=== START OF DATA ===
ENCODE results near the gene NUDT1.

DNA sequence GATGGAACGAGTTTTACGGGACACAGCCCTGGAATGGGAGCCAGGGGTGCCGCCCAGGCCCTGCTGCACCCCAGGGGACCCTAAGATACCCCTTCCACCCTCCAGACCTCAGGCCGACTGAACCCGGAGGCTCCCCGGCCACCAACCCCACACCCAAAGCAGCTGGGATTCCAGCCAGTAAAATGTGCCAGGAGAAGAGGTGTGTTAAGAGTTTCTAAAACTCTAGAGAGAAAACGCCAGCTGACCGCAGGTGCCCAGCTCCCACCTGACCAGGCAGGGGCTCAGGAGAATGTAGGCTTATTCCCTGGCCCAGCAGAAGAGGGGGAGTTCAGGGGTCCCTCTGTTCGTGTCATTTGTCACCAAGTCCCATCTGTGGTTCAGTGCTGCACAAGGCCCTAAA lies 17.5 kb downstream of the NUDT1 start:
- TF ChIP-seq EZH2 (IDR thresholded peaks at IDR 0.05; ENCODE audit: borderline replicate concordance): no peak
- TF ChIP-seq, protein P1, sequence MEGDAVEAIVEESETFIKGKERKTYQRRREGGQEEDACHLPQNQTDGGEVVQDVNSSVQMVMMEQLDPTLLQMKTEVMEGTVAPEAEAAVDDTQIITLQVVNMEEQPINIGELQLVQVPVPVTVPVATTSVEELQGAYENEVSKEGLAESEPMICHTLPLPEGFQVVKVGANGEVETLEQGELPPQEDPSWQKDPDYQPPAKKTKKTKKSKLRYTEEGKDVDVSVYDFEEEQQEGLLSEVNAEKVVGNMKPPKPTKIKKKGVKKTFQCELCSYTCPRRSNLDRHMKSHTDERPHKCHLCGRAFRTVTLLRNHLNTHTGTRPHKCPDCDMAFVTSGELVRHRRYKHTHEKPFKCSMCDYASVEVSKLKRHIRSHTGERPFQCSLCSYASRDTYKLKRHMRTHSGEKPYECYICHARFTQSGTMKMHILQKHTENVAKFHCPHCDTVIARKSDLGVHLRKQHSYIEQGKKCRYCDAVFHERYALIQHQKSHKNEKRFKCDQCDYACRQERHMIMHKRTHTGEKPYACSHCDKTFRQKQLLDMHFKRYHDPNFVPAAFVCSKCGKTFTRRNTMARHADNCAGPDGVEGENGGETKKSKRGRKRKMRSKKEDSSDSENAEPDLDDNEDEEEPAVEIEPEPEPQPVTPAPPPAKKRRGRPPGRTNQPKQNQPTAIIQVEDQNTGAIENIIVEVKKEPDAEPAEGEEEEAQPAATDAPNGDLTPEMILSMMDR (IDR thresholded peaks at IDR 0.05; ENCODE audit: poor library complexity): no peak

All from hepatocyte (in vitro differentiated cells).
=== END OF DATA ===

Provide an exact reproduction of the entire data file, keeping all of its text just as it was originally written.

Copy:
ENCODE results near the gene NUDT1.

DNA sequence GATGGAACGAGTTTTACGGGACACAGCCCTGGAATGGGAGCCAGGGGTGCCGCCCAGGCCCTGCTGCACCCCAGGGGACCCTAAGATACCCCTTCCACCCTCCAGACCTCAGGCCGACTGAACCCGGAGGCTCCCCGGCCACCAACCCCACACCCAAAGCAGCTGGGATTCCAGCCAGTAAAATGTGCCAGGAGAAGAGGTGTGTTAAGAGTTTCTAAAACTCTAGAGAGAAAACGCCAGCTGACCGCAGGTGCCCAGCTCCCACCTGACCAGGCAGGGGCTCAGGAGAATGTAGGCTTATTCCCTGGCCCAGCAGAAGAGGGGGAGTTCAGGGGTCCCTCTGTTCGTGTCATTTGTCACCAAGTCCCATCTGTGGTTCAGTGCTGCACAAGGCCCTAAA lies 17.5 kb downstream of the NUDT1 start:
- TF ChIP-seq EZH2 (IDR thresholded peaks at IDR 0.05; ENCODE audit: borderline replicate concordance): no peak
- TF ChIP-seq, protein P1, sequence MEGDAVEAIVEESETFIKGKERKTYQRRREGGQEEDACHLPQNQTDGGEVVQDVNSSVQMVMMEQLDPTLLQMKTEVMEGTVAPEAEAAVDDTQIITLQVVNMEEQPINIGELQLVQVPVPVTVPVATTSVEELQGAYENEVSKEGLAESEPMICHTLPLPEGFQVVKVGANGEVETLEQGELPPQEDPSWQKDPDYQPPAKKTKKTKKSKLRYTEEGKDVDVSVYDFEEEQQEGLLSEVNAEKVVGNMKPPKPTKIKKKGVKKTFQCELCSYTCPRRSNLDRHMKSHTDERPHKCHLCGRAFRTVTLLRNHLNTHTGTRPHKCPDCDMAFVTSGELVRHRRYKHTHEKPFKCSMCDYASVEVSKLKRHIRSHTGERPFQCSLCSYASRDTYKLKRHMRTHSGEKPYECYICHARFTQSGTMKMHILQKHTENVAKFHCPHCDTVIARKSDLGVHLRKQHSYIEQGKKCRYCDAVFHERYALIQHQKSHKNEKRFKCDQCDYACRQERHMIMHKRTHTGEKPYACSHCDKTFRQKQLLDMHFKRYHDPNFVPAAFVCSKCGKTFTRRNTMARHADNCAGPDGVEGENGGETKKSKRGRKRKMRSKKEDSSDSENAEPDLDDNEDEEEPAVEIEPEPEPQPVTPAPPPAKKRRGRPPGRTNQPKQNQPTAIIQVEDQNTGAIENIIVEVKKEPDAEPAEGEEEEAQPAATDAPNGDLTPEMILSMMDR (IDR thresholded peaks at IDR 0.05; ENCODE audit: poor library complexity): no peak

All from hepatocyte (in vitro differentiated cells).